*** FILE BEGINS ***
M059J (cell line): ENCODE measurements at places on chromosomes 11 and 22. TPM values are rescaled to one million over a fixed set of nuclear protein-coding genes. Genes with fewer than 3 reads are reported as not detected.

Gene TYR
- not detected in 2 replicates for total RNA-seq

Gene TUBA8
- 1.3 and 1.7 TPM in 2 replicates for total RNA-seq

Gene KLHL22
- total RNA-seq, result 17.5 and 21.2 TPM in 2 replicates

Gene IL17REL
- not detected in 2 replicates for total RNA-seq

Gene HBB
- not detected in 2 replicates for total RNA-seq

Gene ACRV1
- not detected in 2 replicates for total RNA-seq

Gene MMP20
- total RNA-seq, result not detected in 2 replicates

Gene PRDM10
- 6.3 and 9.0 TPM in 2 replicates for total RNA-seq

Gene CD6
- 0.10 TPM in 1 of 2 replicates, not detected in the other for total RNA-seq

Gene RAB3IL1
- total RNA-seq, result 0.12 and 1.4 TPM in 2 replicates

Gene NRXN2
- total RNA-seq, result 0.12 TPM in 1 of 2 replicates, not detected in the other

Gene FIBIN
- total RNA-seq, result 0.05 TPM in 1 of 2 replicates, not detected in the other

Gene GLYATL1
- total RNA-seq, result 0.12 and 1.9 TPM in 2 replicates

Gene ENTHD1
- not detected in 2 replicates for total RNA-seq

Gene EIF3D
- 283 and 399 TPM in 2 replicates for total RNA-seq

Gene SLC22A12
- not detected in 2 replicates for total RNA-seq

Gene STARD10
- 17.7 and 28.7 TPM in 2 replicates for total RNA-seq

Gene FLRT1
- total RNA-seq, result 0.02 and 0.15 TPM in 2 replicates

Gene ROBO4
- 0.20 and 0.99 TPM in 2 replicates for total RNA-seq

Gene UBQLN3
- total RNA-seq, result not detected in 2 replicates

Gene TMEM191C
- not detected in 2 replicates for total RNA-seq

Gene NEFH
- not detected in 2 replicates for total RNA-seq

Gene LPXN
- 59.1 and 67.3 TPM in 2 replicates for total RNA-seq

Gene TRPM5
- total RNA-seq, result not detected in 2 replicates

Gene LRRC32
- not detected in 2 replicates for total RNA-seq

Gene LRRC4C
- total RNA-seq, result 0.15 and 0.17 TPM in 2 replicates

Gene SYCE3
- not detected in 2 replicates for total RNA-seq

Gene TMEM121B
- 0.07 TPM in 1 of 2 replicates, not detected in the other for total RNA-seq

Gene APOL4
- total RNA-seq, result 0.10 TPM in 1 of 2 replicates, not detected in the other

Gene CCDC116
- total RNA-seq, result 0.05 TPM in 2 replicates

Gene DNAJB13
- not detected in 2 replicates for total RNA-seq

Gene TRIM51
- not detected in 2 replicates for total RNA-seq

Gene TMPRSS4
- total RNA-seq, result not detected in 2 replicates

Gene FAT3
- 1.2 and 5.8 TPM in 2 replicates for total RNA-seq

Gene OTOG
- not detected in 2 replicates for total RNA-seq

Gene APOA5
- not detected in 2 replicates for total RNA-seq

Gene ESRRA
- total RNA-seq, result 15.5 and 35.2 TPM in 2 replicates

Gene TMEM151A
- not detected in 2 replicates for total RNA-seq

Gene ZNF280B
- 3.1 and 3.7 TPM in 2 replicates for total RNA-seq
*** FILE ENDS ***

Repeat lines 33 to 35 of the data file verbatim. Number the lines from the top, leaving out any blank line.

- not detected in 2 replicates for total RNA-seq

Gene STARD10
- 17.7 and 28.7 TPM in 2 replicates for total RNA-seq